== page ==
A group of global artists, activists and business leaders have signed a joint letter urging world leaders to step up their response to the famine in the Horn of Africa. They call on them to act “without reservation, prevarication or equivocation” when they meet at an emergency summit in Rome.
Among the signatories are Annie Lennox, Bob Geldof, Simon Cowell, Richard Curtis, Stephen Fry, Eddie Izzard, Kristin Scott Thomas, and representatives from charities such as Oxfam, the ONE Campaign, Comic Relief, CAFOD, ActionAid, Save the Children and many others.
“As we write, more than 11 million people are suffering the great agony of the worst famine in Africa for many years. It is incomprehensible that in 2011 anyone should die of starvation. $600 million* is needed now for our fellow humans. Not a great sum for the world, even in a time of great economic difficulty for some. Last week European leaders found over hundred times this amount to shore up the euro and bail out banks, yet countries like France, Italy, the Arab States and Germany have so far given miniscule amounts of money to prevent people dying from hunger. Surely this must be unacceptable? A true measure of strength is how one cares for the weak. A true test of power is how one protects the frail.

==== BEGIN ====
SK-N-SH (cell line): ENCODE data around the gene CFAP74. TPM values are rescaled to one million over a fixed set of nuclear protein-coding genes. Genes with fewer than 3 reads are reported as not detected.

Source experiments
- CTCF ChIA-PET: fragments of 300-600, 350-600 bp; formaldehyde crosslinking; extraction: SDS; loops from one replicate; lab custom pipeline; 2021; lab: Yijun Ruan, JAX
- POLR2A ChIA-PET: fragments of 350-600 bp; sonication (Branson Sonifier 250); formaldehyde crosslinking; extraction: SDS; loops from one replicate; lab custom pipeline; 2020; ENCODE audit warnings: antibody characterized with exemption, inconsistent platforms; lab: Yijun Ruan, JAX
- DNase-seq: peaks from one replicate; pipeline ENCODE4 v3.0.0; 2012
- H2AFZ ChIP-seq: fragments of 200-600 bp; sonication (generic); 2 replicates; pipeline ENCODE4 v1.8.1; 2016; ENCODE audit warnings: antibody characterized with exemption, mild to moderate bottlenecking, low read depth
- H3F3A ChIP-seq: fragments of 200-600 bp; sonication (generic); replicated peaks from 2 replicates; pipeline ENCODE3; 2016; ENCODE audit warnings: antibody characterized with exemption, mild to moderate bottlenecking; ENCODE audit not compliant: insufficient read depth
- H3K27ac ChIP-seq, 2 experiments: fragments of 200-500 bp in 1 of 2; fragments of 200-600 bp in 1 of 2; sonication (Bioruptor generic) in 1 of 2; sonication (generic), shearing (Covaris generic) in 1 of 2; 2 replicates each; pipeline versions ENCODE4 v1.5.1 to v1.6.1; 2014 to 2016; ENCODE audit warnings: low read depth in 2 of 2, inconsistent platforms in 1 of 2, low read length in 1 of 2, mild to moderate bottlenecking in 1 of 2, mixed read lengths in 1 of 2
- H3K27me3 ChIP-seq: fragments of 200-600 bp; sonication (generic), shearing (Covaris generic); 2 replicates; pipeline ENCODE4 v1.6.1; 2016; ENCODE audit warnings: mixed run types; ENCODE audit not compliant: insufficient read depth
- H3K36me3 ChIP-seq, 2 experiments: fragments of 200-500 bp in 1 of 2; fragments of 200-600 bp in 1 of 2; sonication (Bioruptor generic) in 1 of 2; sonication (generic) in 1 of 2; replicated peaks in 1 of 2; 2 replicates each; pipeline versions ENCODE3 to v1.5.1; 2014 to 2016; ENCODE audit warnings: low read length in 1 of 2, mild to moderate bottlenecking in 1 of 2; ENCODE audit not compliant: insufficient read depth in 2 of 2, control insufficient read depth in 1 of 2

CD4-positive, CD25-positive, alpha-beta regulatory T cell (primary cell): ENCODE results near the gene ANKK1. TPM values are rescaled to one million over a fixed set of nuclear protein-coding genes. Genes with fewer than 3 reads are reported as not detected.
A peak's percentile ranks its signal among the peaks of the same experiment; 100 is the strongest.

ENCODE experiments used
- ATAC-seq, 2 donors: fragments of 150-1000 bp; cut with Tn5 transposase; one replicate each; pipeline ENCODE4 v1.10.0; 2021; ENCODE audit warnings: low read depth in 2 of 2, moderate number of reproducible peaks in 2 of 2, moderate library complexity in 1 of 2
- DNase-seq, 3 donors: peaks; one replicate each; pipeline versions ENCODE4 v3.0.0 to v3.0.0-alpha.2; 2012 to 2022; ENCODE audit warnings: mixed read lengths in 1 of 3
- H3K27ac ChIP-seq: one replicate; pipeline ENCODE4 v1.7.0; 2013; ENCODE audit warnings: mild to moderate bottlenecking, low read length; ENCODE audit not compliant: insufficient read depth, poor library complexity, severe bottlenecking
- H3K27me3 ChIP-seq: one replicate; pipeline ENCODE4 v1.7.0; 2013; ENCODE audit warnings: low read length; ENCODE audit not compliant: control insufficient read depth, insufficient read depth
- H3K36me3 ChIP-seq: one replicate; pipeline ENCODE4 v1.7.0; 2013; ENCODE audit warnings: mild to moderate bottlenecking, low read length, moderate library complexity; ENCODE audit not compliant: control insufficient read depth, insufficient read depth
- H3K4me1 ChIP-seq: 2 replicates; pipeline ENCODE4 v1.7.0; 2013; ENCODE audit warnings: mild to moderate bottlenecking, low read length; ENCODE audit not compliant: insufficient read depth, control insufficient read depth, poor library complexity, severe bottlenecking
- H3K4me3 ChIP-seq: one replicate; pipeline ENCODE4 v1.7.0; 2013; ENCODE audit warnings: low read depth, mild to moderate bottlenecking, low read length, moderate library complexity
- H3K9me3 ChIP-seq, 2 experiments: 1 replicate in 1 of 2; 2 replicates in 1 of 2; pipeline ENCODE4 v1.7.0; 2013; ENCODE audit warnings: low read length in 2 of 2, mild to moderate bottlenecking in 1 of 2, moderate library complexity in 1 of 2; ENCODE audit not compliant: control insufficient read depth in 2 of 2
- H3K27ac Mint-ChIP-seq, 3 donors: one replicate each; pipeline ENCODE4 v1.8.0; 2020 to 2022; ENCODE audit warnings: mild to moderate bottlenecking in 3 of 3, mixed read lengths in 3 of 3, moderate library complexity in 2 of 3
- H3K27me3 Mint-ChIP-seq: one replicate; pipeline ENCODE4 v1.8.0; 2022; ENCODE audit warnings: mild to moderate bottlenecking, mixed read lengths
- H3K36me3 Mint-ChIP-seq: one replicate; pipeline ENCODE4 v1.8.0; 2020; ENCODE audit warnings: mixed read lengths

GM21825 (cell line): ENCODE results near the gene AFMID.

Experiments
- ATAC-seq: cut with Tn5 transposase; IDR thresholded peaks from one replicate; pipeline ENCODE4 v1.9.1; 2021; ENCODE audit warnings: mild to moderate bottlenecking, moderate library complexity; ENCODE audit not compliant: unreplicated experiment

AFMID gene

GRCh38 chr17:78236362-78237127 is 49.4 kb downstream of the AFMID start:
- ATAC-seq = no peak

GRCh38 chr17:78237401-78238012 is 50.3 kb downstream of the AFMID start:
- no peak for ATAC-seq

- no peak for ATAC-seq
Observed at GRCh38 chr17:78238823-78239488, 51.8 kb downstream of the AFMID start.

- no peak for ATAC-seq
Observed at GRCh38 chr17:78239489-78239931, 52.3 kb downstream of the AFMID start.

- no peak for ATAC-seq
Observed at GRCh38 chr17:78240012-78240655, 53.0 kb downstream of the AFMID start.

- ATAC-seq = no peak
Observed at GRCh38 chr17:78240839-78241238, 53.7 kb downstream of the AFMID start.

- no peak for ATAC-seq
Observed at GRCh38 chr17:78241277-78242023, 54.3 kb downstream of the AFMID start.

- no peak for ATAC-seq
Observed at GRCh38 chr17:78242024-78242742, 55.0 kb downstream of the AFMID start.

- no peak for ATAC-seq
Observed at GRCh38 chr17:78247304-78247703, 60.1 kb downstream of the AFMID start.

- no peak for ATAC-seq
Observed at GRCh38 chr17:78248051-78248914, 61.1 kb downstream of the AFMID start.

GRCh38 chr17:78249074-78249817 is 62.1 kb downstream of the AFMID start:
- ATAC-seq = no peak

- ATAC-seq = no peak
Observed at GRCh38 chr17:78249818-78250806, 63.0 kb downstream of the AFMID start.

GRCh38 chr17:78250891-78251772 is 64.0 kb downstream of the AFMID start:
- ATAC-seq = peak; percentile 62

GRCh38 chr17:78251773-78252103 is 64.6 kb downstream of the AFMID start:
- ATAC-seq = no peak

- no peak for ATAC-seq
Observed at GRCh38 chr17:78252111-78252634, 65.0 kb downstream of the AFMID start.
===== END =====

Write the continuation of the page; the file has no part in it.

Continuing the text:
“Leaders meet today to discuss the food crisis at an emergency meeting in Rome. They all can and should use this meeting to make their pledges and find this money without reservation, prevarication or equivocation. Aid agencies from all over the world are on the ground working with local leaders and helping as many people as possible. Far more can and will be done if the money is found and found fast.
“Beyond the immediate need, action must also be taken to fix the food system. We must see the long-term investment in agriculture to ensure the poorest can feed themselves. Rich countries said they would do this two years ago and shamefully have failed to do so. Too many African leaders have also failed to prioritise agriculture. We all feel the inexorable price rises in our supermarkets. Action on food prices globally can be taken. We know what must be done. We know it is affordable and essential. We have lacked the political will. And that is a failure of leadership.”
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